Jump to content
Stosh

Interesting topic came up....

Recommended Posts

I know how an umbrella policy works, it kicks in when my home and auto liability insurance isn't enough.  I live in a no-fault state which means whoever runs into me it isn't their fault.  Thus I have a stupid people insurance policy.

 

Considering I haven't had a traffic citation since 1982 and no fender benders except where a few people ran into me and paid for repairs in full or I had their insurance companies pay for repairs.  I have I once had to make a claim on homeowners for theft of property (stupid people insurance) and I have never had to make a claim on any car insurance policy in 50 years of driving.  So, regardless of the definition of extended liability insurance, I have always viewed it as my stupid people insurance policy.  :)

Share this post


Link to post
Share on other sites

I thought in a no fault state your own insurance covered you?  That would make you . . . .    :D

Share this post


Link to post
Share on other sites

Naw, when the gal that hits you garners up 3 traffic citations and puts one of her passengers in the hospital, her insurance is johnny-on-the-spot with the check book to convince you not to take this to court and make it worse.  Or when they back into the side of your car and it's parked?  Or my best one when I was going slowly through the company parking lot looking for a spot and MY BOSS backs out of a stall into the side of my car.  :)  It didn't tell him I have stupid people insurance.  He just paid for the repairs in full.

Share this post


Link to post
Share on other sites

The being sued is one thing, losing the case is quite another.  If I do what a prudent person would have done, I can't lose.  If I'm negligent, I won't win.  I do have control of the issue, I have no control over being sued.

Well, of course the decision about whether you were sufficiently prudent or not is decided by six or twelve people you don't know, and weren't there (or one such person, if a jury is waived), long after the fact. You could be as prudent as the day is long, or think you were, and still lose if the "trier of fact" disagrees.

Share this post


Link to post
Share on other sites

Stosh, you are not describing "no fault" according to both what I recall (when it was the inevitable wave of the future) and what I find on Google.  The idea was to treat it like workers' comp.  Your get damaged; your insurance pays.  No lawsuits.  No determination of fault.

Share this post


Link to post
Share on other sites

Well my insurance company paid only once when the other motorist had no insurance and had their driver's license pulled.  Otherwise, The other guy's always ponied up the costs of repairs.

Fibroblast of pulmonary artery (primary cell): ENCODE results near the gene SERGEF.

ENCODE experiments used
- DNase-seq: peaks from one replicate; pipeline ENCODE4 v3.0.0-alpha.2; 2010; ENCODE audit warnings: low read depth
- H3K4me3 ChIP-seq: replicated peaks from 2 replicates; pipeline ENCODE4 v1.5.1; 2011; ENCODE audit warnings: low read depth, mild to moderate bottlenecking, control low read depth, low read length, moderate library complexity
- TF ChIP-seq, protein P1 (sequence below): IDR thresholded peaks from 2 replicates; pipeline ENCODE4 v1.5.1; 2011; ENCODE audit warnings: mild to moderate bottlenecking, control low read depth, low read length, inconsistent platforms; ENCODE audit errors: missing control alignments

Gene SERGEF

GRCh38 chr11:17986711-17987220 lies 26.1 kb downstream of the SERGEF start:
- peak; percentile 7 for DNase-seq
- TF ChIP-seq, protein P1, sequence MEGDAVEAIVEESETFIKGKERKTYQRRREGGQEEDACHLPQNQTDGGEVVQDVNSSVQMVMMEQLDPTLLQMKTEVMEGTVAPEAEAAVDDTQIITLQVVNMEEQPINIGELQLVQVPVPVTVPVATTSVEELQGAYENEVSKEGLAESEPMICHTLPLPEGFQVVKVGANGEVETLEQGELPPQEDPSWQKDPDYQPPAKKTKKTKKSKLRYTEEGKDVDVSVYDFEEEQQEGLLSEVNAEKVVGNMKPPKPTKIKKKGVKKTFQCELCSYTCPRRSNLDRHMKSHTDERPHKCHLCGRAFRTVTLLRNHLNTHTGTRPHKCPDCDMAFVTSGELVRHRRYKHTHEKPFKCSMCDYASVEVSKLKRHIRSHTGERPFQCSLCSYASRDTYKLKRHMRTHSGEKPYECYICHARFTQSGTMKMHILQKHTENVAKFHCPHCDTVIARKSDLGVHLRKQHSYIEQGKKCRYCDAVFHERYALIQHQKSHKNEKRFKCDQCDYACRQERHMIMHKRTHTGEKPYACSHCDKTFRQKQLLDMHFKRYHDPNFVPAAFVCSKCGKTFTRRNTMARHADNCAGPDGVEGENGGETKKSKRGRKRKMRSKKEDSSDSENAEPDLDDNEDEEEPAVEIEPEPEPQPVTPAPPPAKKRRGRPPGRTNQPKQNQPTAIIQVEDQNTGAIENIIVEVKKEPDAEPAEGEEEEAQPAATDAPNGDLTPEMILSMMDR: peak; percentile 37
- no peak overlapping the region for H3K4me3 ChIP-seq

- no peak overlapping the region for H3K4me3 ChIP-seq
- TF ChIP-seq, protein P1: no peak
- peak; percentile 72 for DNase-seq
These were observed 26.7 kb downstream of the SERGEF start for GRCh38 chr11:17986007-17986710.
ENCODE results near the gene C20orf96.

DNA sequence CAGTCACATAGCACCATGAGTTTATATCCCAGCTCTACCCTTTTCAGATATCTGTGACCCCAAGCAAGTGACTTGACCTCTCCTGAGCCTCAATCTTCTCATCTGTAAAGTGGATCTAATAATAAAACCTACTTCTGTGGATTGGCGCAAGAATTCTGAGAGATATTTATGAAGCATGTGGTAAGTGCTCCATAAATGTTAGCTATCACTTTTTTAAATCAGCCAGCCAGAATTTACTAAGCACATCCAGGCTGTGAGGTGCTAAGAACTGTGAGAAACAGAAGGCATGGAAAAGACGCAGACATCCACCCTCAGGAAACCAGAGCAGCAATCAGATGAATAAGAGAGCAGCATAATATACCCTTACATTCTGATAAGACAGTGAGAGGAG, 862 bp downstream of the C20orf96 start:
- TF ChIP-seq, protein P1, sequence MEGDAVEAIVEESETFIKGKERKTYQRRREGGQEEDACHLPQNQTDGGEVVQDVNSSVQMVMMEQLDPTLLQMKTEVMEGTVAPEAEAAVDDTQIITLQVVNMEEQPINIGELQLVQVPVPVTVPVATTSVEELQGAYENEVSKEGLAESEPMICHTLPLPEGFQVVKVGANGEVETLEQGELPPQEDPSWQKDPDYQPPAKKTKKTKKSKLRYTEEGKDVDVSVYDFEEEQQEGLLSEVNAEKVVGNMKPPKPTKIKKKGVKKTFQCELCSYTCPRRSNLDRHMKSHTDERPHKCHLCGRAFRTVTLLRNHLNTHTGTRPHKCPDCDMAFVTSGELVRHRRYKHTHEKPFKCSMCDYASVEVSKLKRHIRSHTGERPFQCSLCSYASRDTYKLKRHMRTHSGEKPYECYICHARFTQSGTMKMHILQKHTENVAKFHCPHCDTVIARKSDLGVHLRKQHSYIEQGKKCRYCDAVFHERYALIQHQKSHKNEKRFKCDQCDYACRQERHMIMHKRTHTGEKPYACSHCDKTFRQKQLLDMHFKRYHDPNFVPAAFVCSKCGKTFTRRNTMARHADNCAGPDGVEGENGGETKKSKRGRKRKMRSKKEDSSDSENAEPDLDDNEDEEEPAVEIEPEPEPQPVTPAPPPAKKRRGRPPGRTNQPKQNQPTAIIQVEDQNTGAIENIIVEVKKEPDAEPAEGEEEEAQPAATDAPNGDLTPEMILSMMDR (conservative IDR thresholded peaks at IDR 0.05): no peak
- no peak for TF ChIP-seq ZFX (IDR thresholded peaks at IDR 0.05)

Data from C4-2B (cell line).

I am totally clueless with this because for 50 years of driving I've never had to deal with any of it.  That's what I have insurance for.

Share this post


Link to post
Share on other sites

So you had "uninsured motorist" coverage, a standard option in regular fault insurance. 

Share this post


Link to post
Share on other sites

So you had "uninsured motorist" coverage, a standard option in regular fault insurance. 

Yep and it costs $1 and is worth nothing in the long run.  If the insured motorist pays, you get 100% of the repairs paid for.  With uninsured motorist, YOUR insurance company deducts $100. :)  I did get his driver's license revoked and got hm off the streets.  He also had to pay heavy fines for being uninsured.  My wife was pregnant at the time and the police held his license until the baby was born and okay.  He was not a happy camper, but that's the price one pays for being stupid.

Share this post


Link to post
Share on other sites

I'm not talking the little stuff.  I'm talking the fires in Utah set by unsupervised youth members stuff.  I'm talking sexual abuse stuff.

 

Go to google.  Type in Boy Scouts of America liability lawsuit judgment

 

Watch the results roll out :(

 

 

I can tell you from my recent experience, your state's minimum insurance standards also play a role. When you allow folks to drive with a pitiful amount of minimum insurance AND they have fly-by-night insurance company, you know it is OUR insurance (and BSA's) that will pay.

 

Until THAT is fixed, having good personal insurance -- and BSA's secondary insurance -- will be all you have to protect you.

Share this post


Link to post
Share on other sites

Create an account or sign in to comment

You need to be a member in order to leave a comment

Create an account

Sign up for a new account in our community. It's easy!

Register a new account

Sign in

Already have an account? Sign in here.

Sign In Now

×